Sunday, November 26, 2023

Dark Florals

About a month ago, I found this vintage pattern at an estate sale.  I don't often find myself drawn to 1970s designs, but for whatever reason, I liked this one, and it followed me home.

When I opened up the envelope, I discovered that something had attacked the sleeve tissue.  I did my best to carefully iron things flat, and traced the destroyed piece onto a piece of Pellon.

But it wasn't the sleeve that I was most excited about.  What made me take a second look at this pattern was the yoke.  Generally, I prefer v-necks and angular lines so I don't look any more rounded, but I thought this might look really nice tucked into a full skirt.

Of course, the pattern also comes with a belt.  This may not be the way I choose to wear the blouse, but since I had enough of this cotton fabric, I decided that having more options is always nice, and cut out the belt.

Gathers are definitely not my favorite part of the sewing process, but I was hoping that the added aggravation would be worth it in the end.

And I wanted to see how that yoke was going to work for me.

Because the neckline is fairly fitted, this blouse has a zipper at center back.

I contemplated using a pick stitch for the zipper, however, as there was going to be a bit of topstitching along the yoke if I followed the pattern instructions, so I decided that it might look slightly odd not to use a machine stitch for the zipper insertion.

And with some hand basting to keep everything in place, it went well.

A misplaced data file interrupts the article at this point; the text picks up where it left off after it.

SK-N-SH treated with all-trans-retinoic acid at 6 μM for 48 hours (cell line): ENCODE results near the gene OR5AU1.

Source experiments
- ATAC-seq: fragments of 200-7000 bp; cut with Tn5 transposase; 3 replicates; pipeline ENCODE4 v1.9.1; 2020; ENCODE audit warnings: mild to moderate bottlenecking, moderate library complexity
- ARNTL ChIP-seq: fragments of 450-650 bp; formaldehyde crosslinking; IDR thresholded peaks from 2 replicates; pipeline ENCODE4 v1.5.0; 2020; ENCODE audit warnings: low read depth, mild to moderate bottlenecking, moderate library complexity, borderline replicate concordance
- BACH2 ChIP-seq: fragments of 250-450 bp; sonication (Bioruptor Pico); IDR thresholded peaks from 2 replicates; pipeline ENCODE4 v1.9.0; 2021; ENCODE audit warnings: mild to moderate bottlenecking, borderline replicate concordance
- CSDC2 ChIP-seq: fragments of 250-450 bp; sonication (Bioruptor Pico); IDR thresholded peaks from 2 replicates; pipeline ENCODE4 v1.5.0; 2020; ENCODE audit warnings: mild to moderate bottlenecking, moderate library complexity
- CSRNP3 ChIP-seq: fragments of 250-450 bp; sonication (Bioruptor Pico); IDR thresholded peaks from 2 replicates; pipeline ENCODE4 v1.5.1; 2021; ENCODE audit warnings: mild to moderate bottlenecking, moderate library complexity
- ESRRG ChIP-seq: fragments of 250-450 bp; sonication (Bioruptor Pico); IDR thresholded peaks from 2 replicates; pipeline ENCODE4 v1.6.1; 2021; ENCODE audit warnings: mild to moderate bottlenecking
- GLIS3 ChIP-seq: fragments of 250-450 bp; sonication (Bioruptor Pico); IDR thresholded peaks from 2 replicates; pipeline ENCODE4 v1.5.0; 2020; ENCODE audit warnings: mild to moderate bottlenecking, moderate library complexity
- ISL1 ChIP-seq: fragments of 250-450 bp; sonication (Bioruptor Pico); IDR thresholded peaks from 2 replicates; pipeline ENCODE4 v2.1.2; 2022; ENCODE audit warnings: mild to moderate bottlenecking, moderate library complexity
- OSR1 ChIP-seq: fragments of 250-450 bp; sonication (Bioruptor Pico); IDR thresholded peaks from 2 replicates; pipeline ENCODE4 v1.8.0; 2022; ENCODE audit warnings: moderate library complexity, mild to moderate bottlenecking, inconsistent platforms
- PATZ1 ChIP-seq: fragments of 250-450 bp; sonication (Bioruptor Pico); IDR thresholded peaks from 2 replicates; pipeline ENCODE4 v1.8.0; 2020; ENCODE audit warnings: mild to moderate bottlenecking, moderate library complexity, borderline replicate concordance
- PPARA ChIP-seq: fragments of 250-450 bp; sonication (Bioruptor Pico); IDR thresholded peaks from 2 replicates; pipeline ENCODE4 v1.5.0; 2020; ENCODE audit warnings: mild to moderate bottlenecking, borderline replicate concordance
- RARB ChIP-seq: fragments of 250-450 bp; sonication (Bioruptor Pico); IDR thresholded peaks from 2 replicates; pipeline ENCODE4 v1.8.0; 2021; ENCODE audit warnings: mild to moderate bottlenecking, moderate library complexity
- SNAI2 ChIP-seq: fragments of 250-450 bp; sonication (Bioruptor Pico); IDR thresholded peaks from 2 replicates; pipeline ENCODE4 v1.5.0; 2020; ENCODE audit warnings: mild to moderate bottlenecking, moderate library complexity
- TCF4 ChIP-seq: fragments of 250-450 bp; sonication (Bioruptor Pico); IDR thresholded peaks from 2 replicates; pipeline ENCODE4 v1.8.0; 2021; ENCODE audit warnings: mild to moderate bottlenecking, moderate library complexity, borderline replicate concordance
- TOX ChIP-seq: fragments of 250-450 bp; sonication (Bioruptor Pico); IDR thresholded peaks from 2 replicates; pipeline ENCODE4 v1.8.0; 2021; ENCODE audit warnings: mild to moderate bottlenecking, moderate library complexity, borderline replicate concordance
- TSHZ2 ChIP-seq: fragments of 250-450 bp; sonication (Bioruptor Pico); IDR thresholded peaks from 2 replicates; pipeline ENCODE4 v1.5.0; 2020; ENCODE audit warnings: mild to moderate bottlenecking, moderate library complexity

After a bit of trimming and clipping, the neckline facing was ready to stitch into place.

I did hand stitch that facing into place, even with the top-stitching - it just works better - and the instructions agree!

Along with gathering, I often avoid projects that require elastic.  But these sudo-bishop sleeves seemed worth a small amount of elastic.

The directions call for use of a purchased bias tape, but I prefer to make my own.  And it will always be a perfect match!

Stitching the two ends of elastic together in such a small circumference was a real pain, but in the end, I wrangled those silly stretchy bits.

And raw edges were finished with seam binding, of course.

I also decided to hand stitch the hem in place, even with the top-stitched details; I just prefer the soft finish that it gives.

The finished blouse is a bit shapeless through the body, but the tie cinches things in nicely, as will a skirt waistband.

I rather like the way this blouse turned out.

So exploring this particular 1970s pattern was well worth it (shredded pattern tissue, and all!).

Saturday, November 18, 2023

Florals in Shades of Blue

I had a fairly good idea that a puffed sleeve was going to work quite nicely with the Picnic Top pattern - what I didn't realize was that it would make me rediscover this skirt.

I have been wearing my new denim skirt to death lately (because it really does go with just about everything), and while it would work perfectly with the blue floral design of this top, I was hoping that I could find another option in my closet.

The Sewaholic "Hollyburn" skirt was the belle of the ball around the internet sewing world when it was first released back in 2012, but I don't see it all that much anymore.

It's a great design, so much so that I made myself two versions.  And they saw quite a bit of wear until more recent projects took over the prime sections of closet and I forgot about them after a while.

But as I was rummaging around the depths of the closet looking for the color blue, I spotted this skirt.

Which was exactly what I was looking for!

It's always fun to rediscover garments.  Maybe not quite a fun as a brand new shiny finished sewing project waiting to be worn for the first time, but after years of not being worn, they almost feel like new.